Silas Marder Gallery presents Ryan McGinness's latest solo exhibit, "Sign Trees," a bold tribute to the way we communicate.
Growing up, Ryan McGinness was first intrigued by graphic signs and logos used among Virginia Beach’s skate and surf culture. “I noticed how [symbols] operated and served to increase the perceived value of what were otherwise ordinary objects,” he says. “These images had a real transformative and almost magical quality. I wanted to know why.”
After studying graphic design at Carnegie Mellon University, the same intrigue is evident in his professional work and is especially visible in his latest solo exhibit, “Sign Trees,” opening August 1 at the Silas Marder Gallery. This series builds on McGinness’s 2014 large-scale public installation, “Signs,” featuring the artist’s abstract interpretations of 50 street signs and commissioned by the New York City Department of Transportation.
The works comprising “Sign Trees” resemble overpopulated traffc signs adorned with McGinness’s signature symbols that visually pop off their backgrounds, thanks to the bold red, black, and white color motif. “The drawings use the iconic visual language of signage, but instead of communicating blunt pedestrian information, they depict surreal personal narratives that provoke and invite investigation,” explains McGinness. The pieces explore and build upon the artist’s interest in the semantics of forms, the politics of representation, and the idea of style as a signifying practice.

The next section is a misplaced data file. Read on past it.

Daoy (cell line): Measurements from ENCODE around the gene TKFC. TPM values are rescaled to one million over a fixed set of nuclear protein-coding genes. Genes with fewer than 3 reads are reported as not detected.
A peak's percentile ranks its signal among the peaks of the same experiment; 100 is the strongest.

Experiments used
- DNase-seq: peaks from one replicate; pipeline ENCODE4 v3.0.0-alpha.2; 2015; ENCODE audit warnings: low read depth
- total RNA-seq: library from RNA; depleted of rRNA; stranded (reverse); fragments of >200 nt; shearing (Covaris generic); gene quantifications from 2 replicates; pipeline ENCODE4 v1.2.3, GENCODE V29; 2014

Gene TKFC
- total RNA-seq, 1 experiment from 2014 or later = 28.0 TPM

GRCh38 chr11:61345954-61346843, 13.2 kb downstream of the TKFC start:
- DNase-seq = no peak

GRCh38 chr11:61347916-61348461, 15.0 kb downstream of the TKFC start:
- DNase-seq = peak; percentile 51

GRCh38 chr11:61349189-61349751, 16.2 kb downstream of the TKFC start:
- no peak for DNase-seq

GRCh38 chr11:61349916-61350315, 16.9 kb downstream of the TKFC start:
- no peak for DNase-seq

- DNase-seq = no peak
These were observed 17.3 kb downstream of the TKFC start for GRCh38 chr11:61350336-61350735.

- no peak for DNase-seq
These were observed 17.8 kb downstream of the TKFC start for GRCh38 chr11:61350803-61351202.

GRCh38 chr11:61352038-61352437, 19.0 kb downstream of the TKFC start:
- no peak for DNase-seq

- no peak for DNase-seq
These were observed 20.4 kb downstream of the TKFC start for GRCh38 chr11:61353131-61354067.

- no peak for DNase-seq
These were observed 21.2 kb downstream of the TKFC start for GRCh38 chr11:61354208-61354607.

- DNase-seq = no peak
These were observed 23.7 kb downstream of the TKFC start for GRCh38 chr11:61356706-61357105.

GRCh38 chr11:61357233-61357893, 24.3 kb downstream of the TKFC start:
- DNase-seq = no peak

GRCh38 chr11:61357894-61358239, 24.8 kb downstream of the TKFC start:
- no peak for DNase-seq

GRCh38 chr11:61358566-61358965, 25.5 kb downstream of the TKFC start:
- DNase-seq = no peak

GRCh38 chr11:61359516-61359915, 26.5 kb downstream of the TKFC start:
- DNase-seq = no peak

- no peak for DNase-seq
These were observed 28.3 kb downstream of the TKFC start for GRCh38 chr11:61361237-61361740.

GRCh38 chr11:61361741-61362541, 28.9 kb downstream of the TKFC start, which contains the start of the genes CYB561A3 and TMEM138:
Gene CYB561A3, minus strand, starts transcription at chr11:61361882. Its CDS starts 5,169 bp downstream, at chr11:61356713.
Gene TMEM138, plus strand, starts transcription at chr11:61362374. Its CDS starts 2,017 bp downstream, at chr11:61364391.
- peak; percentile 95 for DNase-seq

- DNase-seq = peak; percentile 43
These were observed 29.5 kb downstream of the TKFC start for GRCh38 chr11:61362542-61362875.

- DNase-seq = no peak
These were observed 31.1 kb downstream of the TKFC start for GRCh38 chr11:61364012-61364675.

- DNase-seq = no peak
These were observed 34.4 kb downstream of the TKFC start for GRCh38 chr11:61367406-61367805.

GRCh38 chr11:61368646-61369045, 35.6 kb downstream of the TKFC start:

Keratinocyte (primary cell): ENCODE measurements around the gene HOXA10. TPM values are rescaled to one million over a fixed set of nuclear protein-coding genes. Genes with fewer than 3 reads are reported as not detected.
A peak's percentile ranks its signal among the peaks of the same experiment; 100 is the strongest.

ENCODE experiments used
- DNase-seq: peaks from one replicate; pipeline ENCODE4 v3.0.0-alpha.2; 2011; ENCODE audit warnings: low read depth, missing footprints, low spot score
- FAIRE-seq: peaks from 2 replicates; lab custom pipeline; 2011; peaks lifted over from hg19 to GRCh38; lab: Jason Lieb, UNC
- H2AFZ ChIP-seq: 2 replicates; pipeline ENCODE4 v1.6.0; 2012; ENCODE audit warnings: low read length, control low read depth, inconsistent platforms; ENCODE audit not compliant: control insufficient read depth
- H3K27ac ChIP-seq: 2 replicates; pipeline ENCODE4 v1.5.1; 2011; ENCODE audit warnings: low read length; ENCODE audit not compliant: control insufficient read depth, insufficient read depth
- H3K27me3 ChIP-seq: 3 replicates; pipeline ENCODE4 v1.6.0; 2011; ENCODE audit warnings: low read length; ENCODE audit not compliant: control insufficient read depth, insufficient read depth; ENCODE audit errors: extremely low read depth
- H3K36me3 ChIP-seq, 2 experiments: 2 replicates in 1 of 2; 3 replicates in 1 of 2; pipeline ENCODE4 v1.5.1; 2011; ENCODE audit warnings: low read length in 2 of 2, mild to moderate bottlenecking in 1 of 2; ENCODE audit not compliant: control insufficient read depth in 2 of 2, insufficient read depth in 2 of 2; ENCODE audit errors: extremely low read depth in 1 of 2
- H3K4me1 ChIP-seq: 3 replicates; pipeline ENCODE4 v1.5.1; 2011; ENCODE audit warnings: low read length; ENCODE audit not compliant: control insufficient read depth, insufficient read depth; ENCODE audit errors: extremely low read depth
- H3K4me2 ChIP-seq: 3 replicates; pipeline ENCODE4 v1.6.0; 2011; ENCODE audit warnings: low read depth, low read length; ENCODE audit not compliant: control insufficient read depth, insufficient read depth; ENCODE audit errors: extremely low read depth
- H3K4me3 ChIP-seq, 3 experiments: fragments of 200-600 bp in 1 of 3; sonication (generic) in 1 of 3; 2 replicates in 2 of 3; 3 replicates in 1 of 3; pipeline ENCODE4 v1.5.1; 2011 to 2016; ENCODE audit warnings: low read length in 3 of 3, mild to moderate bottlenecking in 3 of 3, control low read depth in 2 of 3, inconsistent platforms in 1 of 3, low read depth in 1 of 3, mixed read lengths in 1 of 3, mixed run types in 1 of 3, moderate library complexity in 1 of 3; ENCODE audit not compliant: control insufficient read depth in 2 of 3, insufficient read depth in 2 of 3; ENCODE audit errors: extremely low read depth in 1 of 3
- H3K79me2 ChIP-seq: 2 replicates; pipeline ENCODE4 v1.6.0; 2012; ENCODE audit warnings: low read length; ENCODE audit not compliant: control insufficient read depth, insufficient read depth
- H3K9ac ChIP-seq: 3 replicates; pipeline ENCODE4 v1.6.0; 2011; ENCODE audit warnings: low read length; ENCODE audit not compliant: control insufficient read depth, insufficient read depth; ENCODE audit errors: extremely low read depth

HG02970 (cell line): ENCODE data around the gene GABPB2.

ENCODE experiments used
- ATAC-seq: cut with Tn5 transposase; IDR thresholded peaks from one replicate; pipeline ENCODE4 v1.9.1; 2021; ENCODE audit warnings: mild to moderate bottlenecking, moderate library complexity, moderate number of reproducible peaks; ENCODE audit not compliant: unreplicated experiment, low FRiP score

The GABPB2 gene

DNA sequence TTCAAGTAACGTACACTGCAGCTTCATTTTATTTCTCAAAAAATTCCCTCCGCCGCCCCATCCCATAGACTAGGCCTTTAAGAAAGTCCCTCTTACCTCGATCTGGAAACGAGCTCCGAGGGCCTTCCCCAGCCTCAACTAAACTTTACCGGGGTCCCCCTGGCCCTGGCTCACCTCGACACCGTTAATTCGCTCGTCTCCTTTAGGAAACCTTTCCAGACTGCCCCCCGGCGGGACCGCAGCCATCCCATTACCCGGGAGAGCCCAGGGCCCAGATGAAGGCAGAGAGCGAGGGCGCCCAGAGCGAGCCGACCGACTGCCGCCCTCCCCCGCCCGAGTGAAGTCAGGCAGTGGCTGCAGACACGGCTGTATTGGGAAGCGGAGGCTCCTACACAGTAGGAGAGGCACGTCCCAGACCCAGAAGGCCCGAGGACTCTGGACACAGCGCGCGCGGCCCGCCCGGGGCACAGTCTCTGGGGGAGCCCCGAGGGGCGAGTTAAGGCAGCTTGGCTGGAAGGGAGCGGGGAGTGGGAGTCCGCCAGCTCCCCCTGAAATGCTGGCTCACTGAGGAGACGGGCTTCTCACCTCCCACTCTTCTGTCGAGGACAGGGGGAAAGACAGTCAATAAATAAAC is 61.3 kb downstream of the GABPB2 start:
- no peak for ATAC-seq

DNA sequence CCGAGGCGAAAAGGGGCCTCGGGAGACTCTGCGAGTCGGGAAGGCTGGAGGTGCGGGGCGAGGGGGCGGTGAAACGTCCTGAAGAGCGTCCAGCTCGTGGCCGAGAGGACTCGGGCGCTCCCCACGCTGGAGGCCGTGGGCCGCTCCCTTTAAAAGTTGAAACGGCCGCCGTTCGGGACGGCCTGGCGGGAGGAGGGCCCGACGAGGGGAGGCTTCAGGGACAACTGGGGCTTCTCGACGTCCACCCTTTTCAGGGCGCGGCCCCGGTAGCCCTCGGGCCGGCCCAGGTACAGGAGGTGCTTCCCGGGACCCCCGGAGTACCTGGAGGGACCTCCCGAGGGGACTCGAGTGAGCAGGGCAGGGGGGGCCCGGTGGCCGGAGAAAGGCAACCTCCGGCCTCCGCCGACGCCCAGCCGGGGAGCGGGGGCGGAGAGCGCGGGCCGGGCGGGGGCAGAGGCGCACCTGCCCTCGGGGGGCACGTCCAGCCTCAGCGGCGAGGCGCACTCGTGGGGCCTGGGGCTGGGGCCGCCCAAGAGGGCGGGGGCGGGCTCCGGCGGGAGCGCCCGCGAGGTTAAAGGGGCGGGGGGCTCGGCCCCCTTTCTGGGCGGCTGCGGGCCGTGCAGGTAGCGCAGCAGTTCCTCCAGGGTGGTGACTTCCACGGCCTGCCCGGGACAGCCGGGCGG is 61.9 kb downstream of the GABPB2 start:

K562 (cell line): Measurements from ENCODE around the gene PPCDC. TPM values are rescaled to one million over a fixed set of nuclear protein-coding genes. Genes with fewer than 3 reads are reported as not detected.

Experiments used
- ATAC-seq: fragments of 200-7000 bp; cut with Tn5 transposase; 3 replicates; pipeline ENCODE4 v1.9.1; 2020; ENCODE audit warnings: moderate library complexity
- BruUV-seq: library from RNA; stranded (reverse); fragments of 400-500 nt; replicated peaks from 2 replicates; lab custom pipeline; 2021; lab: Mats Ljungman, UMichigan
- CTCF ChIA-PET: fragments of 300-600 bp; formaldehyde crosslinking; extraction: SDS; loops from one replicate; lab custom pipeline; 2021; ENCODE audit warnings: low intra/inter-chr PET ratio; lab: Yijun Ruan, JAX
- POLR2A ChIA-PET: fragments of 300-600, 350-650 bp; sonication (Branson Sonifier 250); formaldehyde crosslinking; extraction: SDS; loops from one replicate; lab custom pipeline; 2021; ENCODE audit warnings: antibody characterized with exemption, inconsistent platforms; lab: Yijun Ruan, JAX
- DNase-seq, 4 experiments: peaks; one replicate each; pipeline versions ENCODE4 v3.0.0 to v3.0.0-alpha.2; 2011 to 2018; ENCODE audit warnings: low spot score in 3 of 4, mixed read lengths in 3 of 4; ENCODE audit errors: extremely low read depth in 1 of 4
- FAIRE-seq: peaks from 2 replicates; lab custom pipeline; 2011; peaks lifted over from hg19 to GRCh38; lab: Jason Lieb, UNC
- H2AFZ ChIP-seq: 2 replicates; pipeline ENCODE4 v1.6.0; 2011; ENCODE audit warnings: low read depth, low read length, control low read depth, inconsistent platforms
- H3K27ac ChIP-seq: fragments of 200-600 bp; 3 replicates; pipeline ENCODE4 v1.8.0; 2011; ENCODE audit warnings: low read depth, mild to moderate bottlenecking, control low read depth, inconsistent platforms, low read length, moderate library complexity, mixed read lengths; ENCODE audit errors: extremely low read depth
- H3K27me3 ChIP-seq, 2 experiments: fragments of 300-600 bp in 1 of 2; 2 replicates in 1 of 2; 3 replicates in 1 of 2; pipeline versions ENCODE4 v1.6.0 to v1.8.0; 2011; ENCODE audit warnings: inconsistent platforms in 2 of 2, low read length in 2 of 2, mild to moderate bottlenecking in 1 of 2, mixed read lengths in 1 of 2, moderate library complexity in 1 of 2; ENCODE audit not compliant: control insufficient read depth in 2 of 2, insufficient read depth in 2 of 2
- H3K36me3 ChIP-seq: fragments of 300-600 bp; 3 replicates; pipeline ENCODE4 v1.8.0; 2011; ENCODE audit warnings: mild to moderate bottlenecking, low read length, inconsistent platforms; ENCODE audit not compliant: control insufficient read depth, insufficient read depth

The exhibit will also include five single paintings mounted on industrial armatures and three large “studio view” paintings on linen, all featuring a loud visual cacophony of bright colors and the same overpopulation of graphic symbols.
Riddled with contradictions and sentimental meaning, McGinness’s work questions the definition of beauty, the interpretation of mundane imagery, and how symbolic language and universal iconography are used in today’s mass culture and information age. “I want to assume the power of creating these symbols—in which I am trained—to communicate more thoughtful and poetic notions,” McGinness says. “Furthermore, I want to attribute those creations to a single human, as opposed to a state or corporation, who is responsible and accountable for those forms. These are the two key ingredients to art: universal concepts filtered through personal vision with authorship.” “Sign Trees” runs through August 29, 120 Snake Hollow Road, Bridgehampton, 702-2306